Italian prosecutors are on the lookout for solutions from 4 Egyptian suspects for the Regeni homicide

ROM (Reuters) – Italian prosecutors said Thursday they had completed their investigation into the disappearance and murder of student Giulio Regeni in Cairo in 2016 and identified four high-ranking members of the Egyptian security forces as possible suspects.

In a statement, prosecutors said all four were suspected of playing a role in the "aggravated kidnapping" of Regeni, while one of them, a major in Egyptian intelligence, may also be charged with "conspiracy to commit a serious murder" .

The prosecution gave the four men 20 days to make statements or seek a hearing on the case. After this time, the investigators decide whether or not to pursue their trial.

There was no immediate comment from the Egyptian authorities. Egyptian officials have repeatedly denied any involvement in his killing.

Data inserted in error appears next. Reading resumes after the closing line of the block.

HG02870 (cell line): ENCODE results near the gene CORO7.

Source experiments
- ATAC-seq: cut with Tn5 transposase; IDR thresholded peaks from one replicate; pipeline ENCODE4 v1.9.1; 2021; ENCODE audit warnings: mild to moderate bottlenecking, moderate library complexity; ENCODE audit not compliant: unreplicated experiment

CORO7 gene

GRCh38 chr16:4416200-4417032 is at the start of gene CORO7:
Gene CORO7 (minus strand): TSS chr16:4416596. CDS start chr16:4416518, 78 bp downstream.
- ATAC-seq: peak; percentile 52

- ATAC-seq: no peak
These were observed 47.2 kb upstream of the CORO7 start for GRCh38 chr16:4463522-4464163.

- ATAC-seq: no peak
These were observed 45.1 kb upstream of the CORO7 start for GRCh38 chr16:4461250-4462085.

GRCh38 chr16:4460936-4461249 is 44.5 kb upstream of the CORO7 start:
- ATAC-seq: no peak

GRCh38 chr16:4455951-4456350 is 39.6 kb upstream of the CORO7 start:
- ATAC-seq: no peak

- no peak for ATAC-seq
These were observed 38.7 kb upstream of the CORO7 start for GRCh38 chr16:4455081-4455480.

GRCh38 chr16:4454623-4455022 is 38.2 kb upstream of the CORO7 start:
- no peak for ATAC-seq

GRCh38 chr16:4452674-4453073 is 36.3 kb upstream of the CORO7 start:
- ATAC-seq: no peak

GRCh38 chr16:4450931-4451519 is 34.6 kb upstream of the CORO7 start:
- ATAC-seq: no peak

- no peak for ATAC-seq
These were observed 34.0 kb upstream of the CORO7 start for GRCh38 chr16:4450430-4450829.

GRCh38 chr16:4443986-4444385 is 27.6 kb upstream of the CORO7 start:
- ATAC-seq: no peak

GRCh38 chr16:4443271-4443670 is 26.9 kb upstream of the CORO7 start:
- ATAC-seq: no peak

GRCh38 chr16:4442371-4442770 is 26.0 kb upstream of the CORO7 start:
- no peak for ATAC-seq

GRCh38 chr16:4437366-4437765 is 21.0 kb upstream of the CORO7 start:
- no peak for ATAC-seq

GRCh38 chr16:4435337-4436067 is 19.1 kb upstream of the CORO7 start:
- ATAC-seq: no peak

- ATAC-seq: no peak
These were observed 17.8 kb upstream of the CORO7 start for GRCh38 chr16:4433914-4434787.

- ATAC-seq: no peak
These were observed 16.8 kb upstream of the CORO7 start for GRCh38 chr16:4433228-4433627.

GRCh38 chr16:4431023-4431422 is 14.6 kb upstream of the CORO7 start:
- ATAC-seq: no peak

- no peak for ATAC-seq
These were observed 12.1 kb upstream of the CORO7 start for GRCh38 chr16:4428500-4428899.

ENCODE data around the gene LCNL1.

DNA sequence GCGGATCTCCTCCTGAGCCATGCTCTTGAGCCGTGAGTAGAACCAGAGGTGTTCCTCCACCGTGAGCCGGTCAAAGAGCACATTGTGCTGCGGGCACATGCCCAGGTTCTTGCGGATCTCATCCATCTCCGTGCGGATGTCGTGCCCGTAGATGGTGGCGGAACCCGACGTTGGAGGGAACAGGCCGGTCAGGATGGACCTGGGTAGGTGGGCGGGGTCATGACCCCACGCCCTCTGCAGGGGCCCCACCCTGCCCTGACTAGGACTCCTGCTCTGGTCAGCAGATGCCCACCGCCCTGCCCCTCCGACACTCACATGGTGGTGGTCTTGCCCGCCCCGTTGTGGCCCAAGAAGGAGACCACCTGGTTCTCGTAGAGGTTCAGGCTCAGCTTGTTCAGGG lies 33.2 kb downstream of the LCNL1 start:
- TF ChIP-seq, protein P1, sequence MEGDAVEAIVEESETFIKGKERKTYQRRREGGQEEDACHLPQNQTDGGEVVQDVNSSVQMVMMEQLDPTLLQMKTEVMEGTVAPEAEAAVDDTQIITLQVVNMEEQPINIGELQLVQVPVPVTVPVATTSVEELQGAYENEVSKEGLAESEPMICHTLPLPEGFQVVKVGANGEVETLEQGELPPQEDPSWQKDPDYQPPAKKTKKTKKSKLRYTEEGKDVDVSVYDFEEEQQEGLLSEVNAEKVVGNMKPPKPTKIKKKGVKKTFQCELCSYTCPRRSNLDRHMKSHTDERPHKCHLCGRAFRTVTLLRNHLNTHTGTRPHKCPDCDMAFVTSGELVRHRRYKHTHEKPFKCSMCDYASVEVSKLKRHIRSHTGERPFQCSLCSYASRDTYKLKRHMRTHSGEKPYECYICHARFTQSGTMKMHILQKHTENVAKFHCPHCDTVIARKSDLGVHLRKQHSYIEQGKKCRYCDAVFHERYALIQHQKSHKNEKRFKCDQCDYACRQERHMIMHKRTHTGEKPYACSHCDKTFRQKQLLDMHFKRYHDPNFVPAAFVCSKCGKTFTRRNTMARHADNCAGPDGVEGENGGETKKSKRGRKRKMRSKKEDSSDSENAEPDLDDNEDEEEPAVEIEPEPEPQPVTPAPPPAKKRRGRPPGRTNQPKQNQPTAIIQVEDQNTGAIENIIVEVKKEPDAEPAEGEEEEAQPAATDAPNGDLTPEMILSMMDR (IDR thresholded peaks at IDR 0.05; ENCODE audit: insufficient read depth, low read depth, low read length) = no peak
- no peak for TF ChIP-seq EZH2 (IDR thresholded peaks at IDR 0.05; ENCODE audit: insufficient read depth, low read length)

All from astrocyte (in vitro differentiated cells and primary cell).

Regeni, a 28-year-old graduate student at Cambridge University, disappeared in Cairo in January 2016. His body was found almost a week later, and an autopsy revealed that he had been tortured before he died.

The prosecutor's move came a little more than a week after Egypt announced it would temporarily suspend its investigation into Regeni's murder, saying it had reservations about the evidence Italy had compiled.

Italian and Egyptian investigators had worked together to solve the crime. But judicial sources told Reuters last year that Italy was disappointed with the slow development in Egypt and had decided to push its own line of investigation to move things forward.

Italy originally investigated five Egyptians in the case, but prosecutors said Thursday there wasn't enough evidence to bring any action against any of them.

Regeni disappeared on the fifth anniversary of the start of the 2011 uprising that ended the 30-year rule of Hosni Mubarak.

Intelligence and security sources told Reuters in 2016 that police arrested Regeni in front of a subway station in Cairo and then took him to Homeland Security.

Police denied this, and in a November 30 statement, Egyptian prosecutors said they had evidence against a criminal gang accused of robbing Regeni, but believed that "the material perpetrator" of the murder remains unknown.

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